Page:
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Ayen’s Cooking School for African Men: Mediating Life Narratives of Trauma

From: a/b: Auto/Biography Studies
Volume 27, Number 2, Winter 2012
pp. 242-261 | 10.1353/abs.2012.0023

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How does television documentary—a genre that is so often mandated to confront and entertain at the same moment—take up the challenge of representing social suffering? In this paper I look at the Australian documentary Ayen’s Cooking School for African Men to consider the ways in which it carves a space for trauma narration.

Trauma stories are ubiquitous in everyday culture. A staple of news and current-affairs-style program, and a feature of literature, documentary, and television—trauma narratives traverse cultural discourses and define our understanding of social suffering in local, national, and international contexts.1 One of the most pervasive trauma narratives in Australian cultural and mediascapes is that of asylum seekers—those who flee their country of origin due to persecution but do not have legal status to live in the country to which they flee. Stories of clandestine migration on boats, of life in detention centers, and of tensions settling in to Australian life saturate Australia’s popular media. Life narratives, particularly television documentaries, have played a particularly potent role in these debates. Documentaries have brought trauma narratives into the public domain—and more particularly, into people’s lounge rooms—into the intimate spaces and lives of audiences. Documentaries such as Australia’s Pacific Solution (2002) and Molly and Mobarak (2003) work as “soft weapons,” to use Gillian Whitlock’s term, that offer engaged interventions, often disrupting master, mainstream narratives about traumatic events associated with immigration (such as those found in the media and within political rhetoric).2 Documentaries have been crucial in sanctioning a multicultural, multilingual Australia, and for supporting new arrivals in Australia.3

Cultural consumers frequently look to documentary to help make sense of an unintelligible, post-traumatic world, to fill gaps in knowledge and understanding. Though often preaching to the left-wing converted, these documentaries, produced in the 2000s, have had as a recurring agenda: a desire to individualize and humanize the asylum-seeker cause, and to call viewers to witness the trauma testimony within.4 As Ruth Leys argues, “it is because personal testimony concerning the past is inherently political and collective that the narration of the remembered trauma is so important” (109). Narratives of individuals are offered metonymically in the absence of larger entrenched communal narratives. Trauma stories commonly function as a call to action, as E. Ann Kaplan suggests: “Art that invites us to bear witness to injustice goes beyond moving us to identify with and help a specific individual, and prepares us to take responsibility for preventing future occurrence” (23).5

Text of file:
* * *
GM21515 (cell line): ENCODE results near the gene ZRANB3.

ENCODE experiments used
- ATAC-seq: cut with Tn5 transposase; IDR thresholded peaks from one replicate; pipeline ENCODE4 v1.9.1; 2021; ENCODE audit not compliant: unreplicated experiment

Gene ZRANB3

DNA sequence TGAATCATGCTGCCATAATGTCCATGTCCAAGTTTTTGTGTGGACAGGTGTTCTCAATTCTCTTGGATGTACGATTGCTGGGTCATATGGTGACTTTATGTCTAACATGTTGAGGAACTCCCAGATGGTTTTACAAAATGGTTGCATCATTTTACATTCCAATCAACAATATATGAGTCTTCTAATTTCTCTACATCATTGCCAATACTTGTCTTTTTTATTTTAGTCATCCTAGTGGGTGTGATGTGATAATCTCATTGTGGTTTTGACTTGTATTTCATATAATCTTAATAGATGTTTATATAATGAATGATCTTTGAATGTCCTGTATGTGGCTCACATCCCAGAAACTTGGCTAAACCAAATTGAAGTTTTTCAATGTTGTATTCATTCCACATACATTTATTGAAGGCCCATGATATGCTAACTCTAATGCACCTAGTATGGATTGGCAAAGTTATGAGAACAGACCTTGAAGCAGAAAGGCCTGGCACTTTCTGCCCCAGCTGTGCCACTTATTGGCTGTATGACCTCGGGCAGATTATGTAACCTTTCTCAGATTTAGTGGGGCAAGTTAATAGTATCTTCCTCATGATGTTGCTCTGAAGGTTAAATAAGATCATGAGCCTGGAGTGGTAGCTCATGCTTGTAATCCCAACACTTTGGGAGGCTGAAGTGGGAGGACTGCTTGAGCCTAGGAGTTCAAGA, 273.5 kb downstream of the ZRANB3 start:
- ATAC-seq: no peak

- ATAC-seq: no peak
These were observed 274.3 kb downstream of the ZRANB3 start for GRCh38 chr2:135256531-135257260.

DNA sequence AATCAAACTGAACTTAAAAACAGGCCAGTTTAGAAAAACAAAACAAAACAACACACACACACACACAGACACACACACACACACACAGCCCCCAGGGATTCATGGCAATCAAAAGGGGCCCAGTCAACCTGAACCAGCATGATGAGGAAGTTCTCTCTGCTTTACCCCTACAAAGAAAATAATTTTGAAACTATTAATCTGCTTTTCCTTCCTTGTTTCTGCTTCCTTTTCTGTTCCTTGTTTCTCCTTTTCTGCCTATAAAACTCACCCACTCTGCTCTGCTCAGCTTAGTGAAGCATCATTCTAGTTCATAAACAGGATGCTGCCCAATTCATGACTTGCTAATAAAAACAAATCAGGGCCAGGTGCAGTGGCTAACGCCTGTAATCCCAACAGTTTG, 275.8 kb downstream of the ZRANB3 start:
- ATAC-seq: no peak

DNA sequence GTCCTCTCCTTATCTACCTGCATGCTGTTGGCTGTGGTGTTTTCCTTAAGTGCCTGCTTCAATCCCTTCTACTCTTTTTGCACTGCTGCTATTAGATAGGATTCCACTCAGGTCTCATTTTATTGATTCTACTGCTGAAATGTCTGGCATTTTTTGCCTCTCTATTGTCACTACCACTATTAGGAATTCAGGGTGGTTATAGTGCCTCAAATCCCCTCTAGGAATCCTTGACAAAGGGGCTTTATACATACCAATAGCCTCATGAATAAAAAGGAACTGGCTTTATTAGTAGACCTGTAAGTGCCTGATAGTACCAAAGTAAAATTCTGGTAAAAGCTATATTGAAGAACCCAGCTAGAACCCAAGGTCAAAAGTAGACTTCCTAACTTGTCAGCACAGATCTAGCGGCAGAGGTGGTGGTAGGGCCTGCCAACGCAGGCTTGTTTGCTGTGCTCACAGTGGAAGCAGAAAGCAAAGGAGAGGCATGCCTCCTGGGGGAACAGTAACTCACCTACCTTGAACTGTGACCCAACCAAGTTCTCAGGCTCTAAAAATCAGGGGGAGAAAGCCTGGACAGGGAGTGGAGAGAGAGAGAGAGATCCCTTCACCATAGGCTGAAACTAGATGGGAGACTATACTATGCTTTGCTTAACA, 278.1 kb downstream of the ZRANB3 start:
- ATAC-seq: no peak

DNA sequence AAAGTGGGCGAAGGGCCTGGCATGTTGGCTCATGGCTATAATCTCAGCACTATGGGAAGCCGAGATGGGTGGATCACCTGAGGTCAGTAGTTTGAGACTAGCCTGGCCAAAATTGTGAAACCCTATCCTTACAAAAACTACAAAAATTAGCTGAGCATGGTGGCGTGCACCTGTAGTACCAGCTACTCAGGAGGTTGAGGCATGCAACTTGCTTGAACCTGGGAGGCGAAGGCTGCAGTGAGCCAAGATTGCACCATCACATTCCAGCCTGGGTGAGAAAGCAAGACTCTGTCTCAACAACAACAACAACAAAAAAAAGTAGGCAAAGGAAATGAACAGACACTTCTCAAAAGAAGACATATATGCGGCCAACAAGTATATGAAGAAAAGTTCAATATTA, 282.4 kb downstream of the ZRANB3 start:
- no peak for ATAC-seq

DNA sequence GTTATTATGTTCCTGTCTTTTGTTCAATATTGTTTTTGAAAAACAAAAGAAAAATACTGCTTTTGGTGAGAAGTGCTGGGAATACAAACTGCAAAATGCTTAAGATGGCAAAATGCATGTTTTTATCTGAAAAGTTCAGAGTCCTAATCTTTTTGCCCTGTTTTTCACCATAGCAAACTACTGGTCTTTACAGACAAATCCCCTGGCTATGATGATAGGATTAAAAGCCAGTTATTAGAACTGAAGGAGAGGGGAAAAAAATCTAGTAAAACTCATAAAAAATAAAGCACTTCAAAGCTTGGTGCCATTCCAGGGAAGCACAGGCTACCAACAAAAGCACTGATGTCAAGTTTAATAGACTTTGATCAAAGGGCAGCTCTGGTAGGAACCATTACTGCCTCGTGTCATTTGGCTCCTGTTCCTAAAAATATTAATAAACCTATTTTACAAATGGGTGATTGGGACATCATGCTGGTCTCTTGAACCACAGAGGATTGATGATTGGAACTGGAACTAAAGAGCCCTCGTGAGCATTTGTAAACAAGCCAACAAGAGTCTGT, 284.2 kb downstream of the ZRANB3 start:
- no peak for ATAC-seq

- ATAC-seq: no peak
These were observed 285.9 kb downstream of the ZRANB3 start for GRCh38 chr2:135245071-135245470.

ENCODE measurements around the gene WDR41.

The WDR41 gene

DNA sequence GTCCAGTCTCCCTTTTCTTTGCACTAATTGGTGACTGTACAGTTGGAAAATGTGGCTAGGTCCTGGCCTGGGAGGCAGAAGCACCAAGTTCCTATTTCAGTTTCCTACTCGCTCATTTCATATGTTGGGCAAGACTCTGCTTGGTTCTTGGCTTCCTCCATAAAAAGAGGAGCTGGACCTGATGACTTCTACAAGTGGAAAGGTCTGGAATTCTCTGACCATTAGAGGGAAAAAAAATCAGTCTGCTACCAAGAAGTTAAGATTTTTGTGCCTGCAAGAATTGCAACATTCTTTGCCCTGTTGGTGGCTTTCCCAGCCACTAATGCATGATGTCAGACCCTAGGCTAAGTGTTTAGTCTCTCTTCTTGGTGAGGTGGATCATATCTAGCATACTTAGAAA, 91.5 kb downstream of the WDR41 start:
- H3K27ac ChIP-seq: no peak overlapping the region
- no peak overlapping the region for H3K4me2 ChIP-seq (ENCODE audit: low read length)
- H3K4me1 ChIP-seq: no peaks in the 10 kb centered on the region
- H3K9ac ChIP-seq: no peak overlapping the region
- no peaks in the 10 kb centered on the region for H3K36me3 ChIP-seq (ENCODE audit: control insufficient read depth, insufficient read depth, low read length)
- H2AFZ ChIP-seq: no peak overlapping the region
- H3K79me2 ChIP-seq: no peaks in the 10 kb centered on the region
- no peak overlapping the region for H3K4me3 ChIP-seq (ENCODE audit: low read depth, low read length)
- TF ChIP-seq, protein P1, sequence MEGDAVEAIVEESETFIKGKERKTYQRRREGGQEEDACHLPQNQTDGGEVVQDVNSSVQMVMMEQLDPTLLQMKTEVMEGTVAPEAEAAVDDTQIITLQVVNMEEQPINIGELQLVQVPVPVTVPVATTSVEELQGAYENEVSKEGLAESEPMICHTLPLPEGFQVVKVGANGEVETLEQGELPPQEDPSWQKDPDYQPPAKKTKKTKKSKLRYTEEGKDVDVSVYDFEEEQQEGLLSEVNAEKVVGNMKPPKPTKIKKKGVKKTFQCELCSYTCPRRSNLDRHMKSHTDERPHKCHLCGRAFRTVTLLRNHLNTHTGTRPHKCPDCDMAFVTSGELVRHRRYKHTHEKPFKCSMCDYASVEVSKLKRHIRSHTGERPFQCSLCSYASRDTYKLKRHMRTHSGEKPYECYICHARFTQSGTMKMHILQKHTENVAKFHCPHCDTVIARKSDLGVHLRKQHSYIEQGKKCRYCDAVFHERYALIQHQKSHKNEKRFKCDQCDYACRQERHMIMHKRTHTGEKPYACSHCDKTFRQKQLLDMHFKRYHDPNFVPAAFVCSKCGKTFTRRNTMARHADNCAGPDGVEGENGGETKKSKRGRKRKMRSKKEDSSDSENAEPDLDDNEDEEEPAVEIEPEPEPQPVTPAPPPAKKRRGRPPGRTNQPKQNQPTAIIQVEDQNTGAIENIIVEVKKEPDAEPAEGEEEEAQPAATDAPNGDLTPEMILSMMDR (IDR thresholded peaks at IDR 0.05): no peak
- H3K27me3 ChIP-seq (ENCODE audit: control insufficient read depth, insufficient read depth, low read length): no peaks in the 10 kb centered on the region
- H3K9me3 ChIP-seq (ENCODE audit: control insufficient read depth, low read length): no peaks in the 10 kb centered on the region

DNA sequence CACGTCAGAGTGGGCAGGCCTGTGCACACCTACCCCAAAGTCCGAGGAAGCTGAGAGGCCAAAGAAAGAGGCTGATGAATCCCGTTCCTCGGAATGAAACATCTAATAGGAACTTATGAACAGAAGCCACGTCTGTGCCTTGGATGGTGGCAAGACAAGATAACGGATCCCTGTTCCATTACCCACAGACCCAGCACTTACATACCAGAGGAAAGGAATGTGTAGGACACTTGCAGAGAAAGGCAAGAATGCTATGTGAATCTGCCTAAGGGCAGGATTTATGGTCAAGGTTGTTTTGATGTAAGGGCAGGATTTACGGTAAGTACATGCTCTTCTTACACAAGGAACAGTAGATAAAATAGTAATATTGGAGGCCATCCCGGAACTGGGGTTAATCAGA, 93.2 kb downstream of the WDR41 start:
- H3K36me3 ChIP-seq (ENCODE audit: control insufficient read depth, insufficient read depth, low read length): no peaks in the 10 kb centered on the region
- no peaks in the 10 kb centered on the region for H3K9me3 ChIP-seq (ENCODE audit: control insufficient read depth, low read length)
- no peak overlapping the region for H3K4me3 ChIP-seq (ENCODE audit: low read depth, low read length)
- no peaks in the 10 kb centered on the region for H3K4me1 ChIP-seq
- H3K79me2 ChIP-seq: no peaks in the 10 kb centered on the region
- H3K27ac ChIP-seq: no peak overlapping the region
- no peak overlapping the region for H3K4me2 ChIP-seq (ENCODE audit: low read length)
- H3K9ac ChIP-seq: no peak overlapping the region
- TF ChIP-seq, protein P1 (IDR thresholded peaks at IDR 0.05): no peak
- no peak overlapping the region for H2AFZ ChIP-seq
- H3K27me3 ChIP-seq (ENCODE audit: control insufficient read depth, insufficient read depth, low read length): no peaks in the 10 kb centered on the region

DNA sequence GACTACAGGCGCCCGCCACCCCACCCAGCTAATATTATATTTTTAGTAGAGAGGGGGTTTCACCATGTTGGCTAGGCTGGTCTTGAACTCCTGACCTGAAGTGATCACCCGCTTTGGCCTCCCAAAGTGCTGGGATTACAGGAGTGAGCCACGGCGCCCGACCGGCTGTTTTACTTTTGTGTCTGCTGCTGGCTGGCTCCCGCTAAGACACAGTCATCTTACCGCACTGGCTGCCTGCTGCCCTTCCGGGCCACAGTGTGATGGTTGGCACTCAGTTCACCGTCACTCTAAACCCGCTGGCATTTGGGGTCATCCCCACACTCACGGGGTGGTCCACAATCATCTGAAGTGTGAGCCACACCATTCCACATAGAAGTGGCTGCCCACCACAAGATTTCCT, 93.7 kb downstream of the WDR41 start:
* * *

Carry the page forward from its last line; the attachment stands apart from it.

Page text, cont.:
In this paper I consider the example of Ayen’s Cooking School for African Men—a fifty-two minute documentary directed by Sieh Mchawala and released in 2007. This South Australian documentary tells the story of (male) Sudanese refugees in Adelaide through their experiences overcoming some of the cultural problems inherent in immigration by attending a cooking school. Ayen’s Cooking School for African Men appears, at first, to be a feel-good documentary charting the assimilation of Sudanese refugees into Australian life. It could, on the surface, be read as reinforcing the stereotypes that multiculturalism is all about food and festivals, music and bright clothing.

However, I want to suggest that despite its overtly comedic presentation, this documentary is a “trauma text.” Whitlock and I have defined “trauma texts” as those which take up the challenge of representing trauma, and of authorizing new trauma subjects. Trauma texts are conscious of the myriad practical, ethical and cultural complications that accompany representations of trauma. Trauma is often theorized as unspeakable, resistant to representation (1).6 But life narrative not only takes trauma to its limits by attempting representation, but also thrives at these limits, considering and trying new ways for bringing trauma stories into public view (Gilmore; Whitlock and Douglas). I argue that Ayen’s Cooking School for African Men is such a text; it grapples with the question of how to represent the trauma stories within. Ayen’s Cooking School for African Men is a television documentary—commissioned by and screened on Australia’s government-funded, multicultural, multilingual broadcaster: SBS, a station mandated with supporting and indeed celebrating a multicultural Australia. How does television documentary...

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